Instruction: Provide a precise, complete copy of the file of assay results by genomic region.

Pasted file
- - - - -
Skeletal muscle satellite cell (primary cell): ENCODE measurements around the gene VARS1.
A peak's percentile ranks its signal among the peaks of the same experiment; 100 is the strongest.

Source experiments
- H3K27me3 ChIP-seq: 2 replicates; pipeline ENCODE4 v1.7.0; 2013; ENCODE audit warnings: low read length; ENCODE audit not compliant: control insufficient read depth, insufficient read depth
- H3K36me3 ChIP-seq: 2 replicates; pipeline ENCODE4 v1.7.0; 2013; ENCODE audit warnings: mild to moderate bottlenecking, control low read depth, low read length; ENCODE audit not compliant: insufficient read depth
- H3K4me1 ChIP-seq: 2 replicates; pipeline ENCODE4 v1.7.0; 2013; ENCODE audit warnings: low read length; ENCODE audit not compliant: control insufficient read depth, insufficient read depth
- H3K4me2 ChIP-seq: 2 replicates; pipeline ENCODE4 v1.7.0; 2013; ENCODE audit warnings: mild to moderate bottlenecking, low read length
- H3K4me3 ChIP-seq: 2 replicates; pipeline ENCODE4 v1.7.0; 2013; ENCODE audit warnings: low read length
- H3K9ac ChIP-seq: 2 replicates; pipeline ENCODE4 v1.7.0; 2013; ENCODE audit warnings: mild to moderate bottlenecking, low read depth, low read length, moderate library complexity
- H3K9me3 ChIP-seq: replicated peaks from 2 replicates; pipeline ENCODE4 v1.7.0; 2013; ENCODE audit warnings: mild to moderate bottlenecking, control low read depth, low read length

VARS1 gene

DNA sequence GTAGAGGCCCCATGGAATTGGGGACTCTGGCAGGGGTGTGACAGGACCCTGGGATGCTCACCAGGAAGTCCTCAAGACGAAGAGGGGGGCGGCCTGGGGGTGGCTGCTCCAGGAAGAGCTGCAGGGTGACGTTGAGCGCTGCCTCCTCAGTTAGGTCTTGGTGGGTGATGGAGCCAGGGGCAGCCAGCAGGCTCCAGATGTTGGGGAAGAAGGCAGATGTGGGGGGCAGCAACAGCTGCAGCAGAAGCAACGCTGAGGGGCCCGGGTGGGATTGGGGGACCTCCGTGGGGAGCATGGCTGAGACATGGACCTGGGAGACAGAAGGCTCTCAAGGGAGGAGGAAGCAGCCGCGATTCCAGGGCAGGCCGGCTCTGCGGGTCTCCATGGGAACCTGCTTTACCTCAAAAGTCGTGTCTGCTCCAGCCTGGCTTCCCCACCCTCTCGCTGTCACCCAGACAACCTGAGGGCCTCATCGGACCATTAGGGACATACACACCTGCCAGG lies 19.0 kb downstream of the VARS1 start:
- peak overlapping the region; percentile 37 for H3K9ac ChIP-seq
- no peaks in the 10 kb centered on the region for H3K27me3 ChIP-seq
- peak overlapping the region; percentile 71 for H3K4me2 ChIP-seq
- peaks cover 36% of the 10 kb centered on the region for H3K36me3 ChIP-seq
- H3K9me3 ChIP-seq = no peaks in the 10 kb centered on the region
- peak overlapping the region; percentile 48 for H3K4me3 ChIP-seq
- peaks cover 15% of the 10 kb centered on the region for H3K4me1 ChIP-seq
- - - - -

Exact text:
Skeletal muscle satellite cell (primary cell): ENCODE measurements around the gene VARS1.
A peak's percentile ranks its signal among the peaks of the same experiment; 100 is the strongest.

Source experiments
- H3K27me3 ChIP-seq: 2 replicates; pipeline ENCODE4 v1.7.0; 2013; ENCODE audit warnings: low read length; ENCODE audit not compliant: control insufficient read depth, insufficient read depth
- H3K36me3 ChIP-seq: 2 replicates; pipeline ENCODE4 v1.7.0; 2013; ENCODE audit warnings: mild to moderate bottlenecking, control low read depth, low read length; ENCODE audit not compliant: insufficient read depth
- H3K4me1 ChIP-seq: 2 replicates; pipeline ENCODE4 v1.7.0; 2013; ENCODE audit warnings: low read length; ENCODE audit not compliant: control insufficient read depth, insufficient read depth
- H3K4me2 ChIP-seq: 2 replicates; pipeline ENCODE4 v1.7.0; 2013; ENCODE audit warnings: mild to moderate bottlenecking, low read length
- H3K4me3 ChIP-seq: 2 replicates; pipeline ENCODE4 v1.7.0; 2013; ENCODE audit warnings: low read length
- H3K9ac ChIP-seq: 2 replicates; pipeline ENCODE4 v1.7.0; 2013; ENCODE audit warnings: mild to moderate bottlenecking, low read depth, low read length, moderate library complexity
- H3K9me3 ChIP-seq: replicated peaks from 2 replicates; pipeline ENCODE4 v1.7.0; 2013; ENCODE audit warnings: mild to moderate bottlenecking, control low read depth, low read length

VARS1 gene

DNA sequence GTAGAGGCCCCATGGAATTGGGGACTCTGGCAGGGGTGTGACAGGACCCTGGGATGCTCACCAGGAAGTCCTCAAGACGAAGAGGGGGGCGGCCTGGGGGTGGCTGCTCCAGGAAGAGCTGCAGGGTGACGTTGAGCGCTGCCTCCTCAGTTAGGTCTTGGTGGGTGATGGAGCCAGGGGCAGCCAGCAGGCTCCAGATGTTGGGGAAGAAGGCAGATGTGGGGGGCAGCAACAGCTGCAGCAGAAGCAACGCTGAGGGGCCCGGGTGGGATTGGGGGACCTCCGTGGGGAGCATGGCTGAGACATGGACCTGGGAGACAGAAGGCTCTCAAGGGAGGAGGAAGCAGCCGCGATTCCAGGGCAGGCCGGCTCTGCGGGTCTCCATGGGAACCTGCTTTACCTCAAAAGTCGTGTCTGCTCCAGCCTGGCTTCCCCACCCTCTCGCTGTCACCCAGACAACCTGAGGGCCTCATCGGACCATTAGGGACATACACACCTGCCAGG lies 19.0 kb downstream of the VARS1 start:
- peak overlapping the region; percentile 37 for H3K9ac ChIP-seq
- no peaks in the 10 kb centered on the region for H3K27me3 ChIP-seq
- peak overlapping the region; percentile 71 for H3K4me2 ChIP-seq
- peaks cover 36% of the 10 kb centered on the region for H3K36me3 ChIP-seq
- H3K9me3 ChIP-seq = no peaks in the 10 kb centered on the region
- peak overlapping the region; percentile 48 for H3K4me3 ChIP-seq
- peaks cover 15% of the 10 kb centered on the region for H3K4me1 ChIP-seq